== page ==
Staying the course

Second-year law student Andrew Arbuckle

Life has a lot of moving parts. Sometimes those parts move incredibly fast. Other times moving parts are relatively slow. Every so often, they move in totally unexpected directions. It can be hard work to even keep up at times. This is especially true when the unique challenges that law school presents are added to the mix. There isn’t a uniform best strategy to adopt to succeed. Finding what works best for you is a highly personal determination. However, those who routinely achieve their goals, regardless of their chosen means, share one common element: consistency.

To be consistent means to fully commit yourself to a sustained effort of action over a period of time until the moment your objective is achieved. Law students’ primary objective is twofold – to learn the material and to get good grades. Time is precious – maintaining consistency requires planning ahead to determine the steps you’ll take. Develop a plan at the outset of each semester that details your objective, priorities and a schedule to follow. Sticking to your plan can increase efficiency and accountability while acting as a guidepost directing your efforts. As the semester marches on, the ever-mounting workload can make it hard to see the road ahead, but as you keep going, it gets clearer. Stay the course as the fog of readings and assignments dissipates.

Planning and keeping your eyes on the prize are important, but what makes consistency the key to success is the grit it requires. Fully committing doesn’t mean spending every waking second and every bit of energy grinding in the library. Not that there aren’t times where that’s necessary, but doing so throughout the course of law school would be unsustainable and unnecessary. Don’t try it. Rather, it means always showing up, always giving your best effort and honoring your commitments in the face of all misfortune life throws at you. Some days it’ll be easier to pull the sled than others. Regardless of the bandwidth you’re bringing to the table on any given day, just by showing up, you’re confirming what you really want. Showing up familiarizes you with what you’re working toward. Familiarity breeds confidence. When you’re familiar with something, it’s easier to engage with. The easier something is to engage with, the easier it is to forge ahead even on your worst days. Simply, the more you do something, the better you get at doing it.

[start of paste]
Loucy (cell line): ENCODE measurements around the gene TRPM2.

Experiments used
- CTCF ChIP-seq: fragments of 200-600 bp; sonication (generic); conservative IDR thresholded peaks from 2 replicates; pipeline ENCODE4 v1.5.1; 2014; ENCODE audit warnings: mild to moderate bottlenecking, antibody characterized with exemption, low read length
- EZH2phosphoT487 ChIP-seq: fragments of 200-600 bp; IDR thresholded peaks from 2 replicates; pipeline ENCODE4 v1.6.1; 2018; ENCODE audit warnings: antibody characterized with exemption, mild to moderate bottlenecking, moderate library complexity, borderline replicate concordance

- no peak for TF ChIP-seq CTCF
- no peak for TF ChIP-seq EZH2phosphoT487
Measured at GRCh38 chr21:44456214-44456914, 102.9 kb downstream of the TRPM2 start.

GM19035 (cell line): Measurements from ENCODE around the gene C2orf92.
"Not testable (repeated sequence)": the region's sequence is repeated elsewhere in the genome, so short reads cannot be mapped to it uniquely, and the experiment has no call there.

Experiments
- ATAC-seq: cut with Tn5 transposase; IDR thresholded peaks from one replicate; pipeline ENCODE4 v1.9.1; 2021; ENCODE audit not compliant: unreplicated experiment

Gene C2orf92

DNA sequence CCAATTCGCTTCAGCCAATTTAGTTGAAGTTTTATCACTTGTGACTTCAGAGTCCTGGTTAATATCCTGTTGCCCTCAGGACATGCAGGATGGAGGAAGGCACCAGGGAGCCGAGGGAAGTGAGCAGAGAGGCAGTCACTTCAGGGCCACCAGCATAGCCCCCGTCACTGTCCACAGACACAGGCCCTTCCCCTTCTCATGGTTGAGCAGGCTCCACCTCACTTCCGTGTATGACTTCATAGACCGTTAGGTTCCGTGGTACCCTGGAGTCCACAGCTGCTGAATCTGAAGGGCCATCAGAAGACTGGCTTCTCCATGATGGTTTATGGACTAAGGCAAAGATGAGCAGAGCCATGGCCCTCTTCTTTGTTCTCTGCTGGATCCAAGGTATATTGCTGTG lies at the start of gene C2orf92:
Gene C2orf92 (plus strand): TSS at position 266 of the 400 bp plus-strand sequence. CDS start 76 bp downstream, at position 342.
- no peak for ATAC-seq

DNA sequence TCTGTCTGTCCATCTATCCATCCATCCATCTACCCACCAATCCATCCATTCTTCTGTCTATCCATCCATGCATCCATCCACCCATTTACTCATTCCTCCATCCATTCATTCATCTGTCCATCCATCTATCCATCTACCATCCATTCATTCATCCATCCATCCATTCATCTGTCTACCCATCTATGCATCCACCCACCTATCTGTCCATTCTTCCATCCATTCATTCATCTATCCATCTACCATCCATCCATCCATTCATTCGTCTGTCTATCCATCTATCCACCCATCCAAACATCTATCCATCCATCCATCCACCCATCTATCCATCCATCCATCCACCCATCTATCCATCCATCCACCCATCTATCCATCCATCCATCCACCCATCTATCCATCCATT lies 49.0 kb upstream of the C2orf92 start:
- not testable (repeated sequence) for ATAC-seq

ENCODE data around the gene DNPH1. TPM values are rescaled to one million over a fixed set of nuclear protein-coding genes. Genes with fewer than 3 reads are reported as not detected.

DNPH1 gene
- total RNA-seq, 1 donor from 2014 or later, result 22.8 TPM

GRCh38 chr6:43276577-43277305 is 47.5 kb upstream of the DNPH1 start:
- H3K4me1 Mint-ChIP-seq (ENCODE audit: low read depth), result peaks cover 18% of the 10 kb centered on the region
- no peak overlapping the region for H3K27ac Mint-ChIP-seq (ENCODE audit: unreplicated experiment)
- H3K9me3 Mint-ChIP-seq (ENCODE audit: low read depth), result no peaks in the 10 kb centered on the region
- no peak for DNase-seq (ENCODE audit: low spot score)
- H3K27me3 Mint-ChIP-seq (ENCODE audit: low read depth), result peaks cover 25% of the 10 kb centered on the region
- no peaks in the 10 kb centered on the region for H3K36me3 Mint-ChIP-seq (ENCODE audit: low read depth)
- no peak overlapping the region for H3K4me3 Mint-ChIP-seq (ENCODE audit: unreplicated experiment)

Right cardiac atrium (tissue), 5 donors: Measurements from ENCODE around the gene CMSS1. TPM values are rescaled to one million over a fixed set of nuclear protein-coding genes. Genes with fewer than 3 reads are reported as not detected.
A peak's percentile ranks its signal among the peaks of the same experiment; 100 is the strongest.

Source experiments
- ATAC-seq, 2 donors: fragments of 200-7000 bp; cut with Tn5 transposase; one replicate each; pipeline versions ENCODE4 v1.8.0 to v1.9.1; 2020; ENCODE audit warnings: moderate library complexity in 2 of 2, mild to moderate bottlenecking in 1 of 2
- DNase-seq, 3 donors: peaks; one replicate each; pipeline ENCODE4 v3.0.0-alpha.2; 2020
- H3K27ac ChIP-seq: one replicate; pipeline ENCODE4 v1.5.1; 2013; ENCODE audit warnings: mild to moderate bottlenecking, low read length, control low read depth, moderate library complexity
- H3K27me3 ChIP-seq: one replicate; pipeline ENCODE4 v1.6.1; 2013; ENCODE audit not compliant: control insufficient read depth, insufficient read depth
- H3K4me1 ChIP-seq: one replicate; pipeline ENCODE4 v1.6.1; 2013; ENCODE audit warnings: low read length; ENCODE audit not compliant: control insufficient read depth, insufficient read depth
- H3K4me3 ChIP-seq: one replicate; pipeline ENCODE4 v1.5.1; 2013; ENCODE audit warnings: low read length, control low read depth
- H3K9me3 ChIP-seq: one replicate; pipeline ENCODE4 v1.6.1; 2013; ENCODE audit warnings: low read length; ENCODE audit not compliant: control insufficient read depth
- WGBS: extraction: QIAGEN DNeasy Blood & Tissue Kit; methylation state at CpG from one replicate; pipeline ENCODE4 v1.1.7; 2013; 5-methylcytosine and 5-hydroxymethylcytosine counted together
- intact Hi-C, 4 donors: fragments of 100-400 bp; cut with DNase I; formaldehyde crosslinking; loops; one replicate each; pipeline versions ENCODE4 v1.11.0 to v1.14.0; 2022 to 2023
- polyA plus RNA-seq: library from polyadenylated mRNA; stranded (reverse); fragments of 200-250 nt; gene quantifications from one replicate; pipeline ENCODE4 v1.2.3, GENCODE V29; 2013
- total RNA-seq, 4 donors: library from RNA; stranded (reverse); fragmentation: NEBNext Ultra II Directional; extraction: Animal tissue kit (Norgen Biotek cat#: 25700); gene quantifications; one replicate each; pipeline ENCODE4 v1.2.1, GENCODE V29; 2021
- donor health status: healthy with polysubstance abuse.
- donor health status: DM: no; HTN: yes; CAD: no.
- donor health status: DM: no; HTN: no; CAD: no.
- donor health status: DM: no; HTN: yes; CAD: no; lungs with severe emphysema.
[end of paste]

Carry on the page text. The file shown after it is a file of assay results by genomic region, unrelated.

Not mentioning the human elements of consistency would be a colossal oversight. Remaining consistent in law school can heartily test your patience and question your self-efficacy. Staying patient over the long haul isn’t easy. Modern technology allows us to forego patience almos entirely in many respects. Law school, however, requires a great amount of patience – as does anything fulfilling, really. Managing your expectations about the time the learning process takes before realizing progress, is paramount. Beginning is always the hardest because it’s easy to feel like you’re just spinning your wheels. But if you stick to it, before you know it, you’ll recognize breakthroughs and be glad you took the time to do it right. Trust the process.

Stumbling is unavoidable in law school and is nothing to dwell on. Easier said than done. Self-efficacy, or in other words, your belief in your abilities to accomplish what you do set out to do, plays an especially major role in nailing down daily responsibilities. Floundering a cold call or receiving scathing feedback on a brief that you were proud of can sting, but you can’t let those little things make you doubt yourself. Everyone comes up short every now and then. Shortcomings merely reveal where you can improve, not that you’re incapable. Putting such a positive spin on what’s more easily viewed as a negative event makes getting up and dusting yourself off all the easier. Though that can be especially challenging depending on the circumstances, it’s never impossible. Consistently reassuring yourself that you’re capable when confronted with setbacks will, over time, build resiliency, the characteristic that empowers people to overcome difficult situations. Speak it into existence.

There are many ways to be a successful law student, but all roads to success are paved on a foundation of consistency. By committing to achieving a goal, always showing up, always giving your best effort, and never doubting your ability to succeed, you are developing character traits that attract a fulfilling life. Above all else, you owe it to yourself.

— By Andrew Arbuckle, a 2L from Mulvane, Kansas and a KU Law Student Ambassador.

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